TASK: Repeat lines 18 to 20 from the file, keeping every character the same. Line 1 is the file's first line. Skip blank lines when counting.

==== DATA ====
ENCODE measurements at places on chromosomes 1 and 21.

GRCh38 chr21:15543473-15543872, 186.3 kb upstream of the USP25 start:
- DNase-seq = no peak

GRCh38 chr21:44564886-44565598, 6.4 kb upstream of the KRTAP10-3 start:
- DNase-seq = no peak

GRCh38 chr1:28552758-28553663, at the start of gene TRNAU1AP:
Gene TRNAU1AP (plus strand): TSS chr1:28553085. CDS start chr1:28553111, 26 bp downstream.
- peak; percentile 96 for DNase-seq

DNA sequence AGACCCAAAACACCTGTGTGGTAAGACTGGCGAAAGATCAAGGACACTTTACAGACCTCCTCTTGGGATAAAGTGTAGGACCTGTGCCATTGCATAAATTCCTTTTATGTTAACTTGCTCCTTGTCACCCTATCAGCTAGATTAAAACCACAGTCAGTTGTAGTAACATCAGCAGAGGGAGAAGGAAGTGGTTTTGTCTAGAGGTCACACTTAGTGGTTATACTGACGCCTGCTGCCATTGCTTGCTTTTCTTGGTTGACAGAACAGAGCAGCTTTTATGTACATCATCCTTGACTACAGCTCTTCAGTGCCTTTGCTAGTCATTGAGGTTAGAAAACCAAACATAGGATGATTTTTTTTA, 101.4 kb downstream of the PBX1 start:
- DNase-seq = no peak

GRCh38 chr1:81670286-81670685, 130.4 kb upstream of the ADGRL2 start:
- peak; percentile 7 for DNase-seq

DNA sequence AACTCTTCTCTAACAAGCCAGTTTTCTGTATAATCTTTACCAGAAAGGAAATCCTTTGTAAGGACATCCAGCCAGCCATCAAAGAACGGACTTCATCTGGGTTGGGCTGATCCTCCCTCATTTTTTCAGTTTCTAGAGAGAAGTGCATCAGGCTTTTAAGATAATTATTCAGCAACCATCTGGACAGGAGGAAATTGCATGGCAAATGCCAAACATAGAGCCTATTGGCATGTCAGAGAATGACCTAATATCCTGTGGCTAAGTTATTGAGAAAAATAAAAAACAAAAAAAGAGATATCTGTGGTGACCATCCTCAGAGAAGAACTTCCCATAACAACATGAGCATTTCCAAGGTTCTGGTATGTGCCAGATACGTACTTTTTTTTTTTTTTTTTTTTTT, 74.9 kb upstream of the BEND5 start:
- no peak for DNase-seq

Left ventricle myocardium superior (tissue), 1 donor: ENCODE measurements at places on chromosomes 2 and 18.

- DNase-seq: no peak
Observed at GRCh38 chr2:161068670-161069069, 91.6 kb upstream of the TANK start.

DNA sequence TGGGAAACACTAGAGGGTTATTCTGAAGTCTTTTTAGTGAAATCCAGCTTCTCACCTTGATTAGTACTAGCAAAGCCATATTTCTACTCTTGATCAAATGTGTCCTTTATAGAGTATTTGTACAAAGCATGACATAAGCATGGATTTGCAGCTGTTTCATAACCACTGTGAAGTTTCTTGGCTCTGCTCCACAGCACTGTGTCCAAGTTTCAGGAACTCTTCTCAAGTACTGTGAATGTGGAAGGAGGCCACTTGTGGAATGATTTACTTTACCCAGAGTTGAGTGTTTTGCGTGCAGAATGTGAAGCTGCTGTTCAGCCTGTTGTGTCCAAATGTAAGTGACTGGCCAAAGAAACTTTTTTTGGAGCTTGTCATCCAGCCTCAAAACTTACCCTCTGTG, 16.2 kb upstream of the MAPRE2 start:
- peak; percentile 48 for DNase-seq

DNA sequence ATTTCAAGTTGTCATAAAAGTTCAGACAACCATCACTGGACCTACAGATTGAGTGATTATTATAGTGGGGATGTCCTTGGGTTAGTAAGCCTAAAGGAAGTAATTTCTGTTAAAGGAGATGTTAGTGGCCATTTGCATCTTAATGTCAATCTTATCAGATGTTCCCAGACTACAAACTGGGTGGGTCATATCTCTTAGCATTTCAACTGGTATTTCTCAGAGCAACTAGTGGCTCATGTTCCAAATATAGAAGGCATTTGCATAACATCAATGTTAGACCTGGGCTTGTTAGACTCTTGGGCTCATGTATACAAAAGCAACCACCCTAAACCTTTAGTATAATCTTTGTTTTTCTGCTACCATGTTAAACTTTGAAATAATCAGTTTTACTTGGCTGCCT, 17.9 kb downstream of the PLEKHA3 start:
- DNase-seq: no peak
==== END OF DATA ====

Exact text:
DNA sequence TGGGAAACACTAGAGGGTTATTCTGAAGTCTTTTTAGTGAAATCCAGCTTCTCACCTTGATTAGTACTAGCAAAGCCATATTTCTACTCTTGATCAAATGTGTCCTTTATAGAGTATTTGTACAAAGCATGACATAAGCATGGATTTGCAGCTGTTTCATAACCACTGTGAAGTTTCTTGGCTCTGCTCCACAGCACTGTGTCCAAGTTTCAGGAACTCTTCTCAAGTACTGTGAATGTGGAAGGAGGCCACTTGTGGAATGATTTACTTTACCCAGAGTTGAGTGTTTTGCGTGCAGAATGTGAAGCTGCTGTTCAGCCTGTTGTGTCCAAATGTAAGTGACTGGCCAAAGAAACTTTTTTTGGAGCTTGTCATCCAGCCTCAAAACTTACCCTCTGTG, 16.2 kb upstream of the MAPRE2 start:
- peak; percentile 48 for DNase-seq

DNA sequence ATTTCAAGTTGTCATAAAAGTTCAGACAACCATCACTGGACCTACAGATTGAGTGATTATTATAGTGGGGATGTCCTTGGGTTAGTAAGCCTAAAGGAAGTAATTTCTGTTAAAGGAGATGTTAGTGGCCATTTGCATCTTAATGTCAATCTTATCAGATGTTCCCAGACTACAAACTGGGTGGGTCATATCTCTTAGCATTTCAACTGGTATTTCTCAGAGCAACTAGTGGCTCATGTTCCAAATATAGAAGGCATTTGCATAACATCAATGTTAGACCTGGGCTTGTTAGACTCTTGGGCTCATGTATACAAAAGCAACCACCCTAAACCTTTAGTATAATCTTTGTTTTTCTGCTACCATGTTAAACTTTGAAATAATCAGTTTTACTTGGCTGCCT, 17.9 kb downstream of the PLEKHA3 start: